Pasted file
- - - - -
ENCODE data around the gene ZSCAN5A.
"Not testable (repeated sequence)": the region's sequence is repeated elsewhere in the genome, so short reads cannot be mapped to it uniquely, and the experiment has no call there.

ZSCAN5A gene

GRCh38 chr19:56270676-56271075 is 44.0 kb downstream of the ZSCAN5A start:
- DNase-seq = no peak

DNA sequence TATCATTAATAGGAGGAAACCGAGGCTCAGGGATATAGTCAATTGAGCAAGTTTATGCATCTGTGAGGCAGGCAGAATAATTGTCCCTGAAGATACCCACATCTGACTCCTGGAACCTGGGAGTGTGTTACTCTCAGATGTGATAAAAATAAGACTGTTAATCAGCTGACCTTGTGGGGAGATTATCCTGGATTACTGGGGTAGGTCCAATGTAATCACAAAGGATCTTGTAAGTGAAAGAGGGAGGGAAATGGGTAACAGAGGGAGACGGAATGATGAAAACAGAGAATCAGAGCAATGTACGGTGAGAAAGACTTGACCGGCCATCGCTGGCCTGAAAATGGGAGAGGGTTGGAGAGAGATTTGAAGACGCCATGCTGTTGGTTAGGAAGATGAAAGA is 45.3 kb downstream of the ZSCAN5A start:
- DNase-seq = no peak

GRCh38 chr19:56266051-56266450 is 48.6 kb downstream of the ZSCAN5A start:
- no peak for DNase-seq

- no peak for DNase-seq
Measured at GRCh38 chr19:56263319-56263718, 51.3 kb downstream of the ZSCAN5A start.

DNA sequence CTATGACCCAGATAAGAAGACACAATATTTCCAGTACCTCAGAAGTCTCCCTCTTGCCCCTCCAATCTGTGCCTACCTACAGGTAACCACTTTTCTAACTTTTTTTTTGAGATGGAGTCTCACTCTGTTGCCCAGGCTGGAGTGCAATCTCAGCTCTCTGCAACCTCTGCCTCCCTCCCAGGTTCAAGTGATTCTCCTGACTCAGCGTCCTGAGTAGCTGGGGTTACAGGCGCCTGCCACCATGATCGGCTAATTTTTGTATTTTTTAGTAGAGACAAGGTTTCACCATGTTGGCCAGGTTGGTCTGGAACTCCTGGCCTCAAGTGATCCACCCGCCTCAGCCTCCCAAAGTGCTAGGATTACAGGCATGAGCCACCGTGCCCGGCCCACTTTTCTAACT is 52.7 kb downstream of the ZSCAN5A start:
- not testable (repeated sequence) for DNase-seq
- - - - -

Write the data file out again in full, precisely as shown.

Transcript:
ENCODE data around the gene ZSCAN5A.
"Not testable (repeated sequence)": the region's sequence is repeated elsewhere in the genome, so short reads cannot be mapped to it uniquely, and the experiment has no call there.

ZSCAN5A gene

GRCh38 chr19:56270676-56271075 is 44.0 kb downstream of the ZSCAN5A start:
- DNase-seq = no peak

DNA sequence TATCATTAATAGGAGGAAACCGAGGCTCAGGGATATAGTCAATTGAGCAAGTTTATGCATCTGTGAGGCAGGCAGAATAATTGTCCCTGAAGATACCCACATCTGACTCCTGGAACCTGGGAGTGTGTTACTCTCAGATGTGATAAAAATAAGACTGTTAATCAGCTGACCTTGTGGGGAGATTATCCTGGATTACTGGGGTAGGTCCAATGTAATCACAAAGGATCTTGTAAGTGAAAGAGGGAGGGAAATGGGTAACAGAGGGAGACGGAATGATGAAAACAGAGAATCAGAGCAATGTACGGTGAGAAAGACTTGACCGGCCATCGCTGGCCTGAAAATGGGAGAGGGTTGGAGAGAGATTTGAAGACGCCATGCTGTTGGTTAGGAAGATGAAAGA is 45.3 kb downstream of the ZSCAN5A start:
- DNase-seq = no peak

GRCh38 chr19:56266051-56266450 is 48.6 kb downstream of the ZSCAN5A start:
- no peak for DNase-seq

- no peak for DNase-seq
Measured at GRCh38 chr19:56263319-56263718, 51.3 kb downstream of the ZSCAN5A start.

DNA sequence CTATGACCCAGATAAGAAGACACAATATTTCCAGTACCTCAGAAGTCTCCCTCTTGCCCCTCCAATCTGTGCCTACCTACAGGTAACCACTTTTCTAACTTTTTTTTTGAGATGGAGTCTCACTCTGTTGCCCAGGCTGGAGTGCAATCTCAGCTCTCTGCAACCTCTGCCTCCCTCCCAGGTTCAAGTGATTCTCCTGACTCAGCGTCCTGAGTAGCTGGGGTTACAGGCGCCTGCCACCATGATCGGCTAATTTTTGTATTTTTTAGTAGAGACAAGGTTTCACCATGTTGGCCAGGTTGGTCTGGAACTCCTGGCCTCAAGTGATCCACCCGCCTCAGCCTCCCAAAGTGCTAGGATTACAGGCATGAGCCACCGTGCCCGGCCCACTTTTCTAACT is 52.7 kb downstream of the ZSCAN5A start:
- not testable (repeated sequence) for DNase-seq